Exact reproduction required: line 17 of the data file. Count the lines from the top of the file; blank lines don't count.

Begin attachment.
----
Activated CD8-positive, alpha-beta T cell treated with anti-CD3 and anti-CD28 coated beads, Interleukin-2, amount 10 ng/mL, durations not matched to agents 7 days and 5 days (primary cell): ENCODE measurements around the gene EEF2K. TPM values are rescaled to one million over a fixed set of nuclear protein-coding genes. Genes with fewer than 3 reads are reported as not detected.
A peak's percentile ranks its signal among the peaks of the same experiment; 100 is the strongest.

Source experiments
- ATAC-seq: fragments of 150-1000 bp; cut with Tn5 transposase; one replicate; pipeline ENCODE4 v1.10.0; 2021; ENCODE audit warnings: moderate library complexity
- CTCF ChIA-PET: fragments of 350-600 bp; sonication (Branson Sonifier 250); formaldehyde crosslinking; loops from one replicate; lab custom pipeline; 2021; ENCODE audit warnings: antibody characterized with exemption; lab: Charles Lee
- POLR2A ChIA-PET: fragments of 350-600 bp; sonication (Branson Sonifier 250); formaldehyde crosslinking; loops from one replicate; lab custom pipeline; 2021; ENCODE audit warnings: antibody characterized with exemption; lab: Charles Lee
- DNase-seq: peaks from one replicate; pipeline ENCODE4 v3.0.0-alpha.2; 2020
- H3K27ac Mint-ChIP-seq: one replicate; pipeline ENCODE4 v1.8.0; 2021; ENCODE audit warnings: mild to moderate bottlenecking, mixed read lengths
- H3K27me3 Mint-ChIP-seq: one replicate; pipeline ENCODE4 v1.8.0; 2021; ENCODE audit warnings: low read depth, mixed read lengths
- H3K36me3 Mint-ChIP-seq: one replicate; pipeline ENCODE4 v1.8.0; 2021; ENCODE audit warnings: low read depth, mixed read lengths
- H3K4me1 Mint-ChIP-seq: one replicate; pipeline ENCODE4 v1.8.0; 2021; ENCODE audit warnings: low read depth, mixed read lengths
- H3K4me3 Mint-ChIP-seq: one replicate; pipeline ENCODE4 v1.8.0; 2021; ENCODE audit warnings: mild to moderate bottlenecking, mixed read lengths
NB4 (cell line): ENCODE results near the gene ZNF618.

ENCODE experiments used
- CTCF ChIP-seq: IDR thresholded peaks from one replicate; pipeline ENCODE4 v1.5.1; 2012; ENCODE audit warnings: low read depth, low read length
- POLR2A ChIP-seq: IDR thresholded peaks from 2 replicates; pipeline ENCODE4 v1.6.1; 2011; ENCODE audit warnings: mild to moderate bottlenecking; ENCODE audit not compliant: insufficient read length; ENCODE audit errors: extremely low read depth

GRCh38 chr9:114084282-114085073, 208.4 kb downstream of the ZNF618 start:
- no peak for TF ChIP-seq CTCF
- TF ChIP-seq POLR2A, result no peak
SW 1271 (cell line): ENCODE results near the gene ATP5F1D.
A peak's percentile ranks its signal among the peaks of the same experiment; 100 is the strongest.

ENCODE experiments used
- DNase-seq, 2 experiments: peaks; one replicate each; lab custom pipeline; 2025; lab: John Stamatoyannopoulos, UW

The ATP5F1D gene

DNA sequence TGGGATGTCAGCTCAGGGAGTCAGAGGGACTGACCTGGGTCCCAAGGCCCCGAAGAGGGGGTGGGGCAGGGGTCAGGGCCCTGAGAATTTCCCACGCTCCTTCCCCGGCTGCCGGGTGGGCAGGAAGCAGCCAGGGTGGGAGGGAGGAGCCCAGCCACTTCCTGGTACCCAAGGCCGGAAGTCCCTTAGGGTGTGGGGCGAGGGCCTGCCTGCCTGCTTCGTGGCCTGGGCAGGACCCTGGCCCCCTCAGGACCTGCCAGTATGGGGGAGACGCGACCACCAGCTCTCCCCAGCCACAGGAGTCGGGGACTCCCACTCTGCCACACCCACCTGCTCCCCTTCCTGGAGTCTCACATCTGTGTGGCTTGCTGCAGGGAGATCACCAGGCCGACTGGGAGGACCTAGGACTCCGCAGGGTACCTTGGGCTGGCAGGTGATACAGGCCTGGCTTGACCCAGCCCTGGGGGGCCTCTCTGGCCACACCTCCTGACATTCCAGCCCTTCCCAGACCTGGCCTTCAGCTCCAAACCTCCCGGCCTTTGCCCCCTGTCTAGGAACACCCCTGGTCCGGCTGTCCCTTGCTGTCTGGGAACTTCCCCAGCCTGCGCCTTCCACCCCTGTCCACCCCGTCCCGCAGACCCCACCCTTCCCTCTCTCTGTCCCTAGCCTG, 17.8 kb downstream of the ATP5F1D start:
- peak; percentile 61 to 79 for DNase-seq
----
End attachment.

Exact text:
GRCh38 chr9:114084282-114085073, 208.4 kb downstream of the ZNF618 start: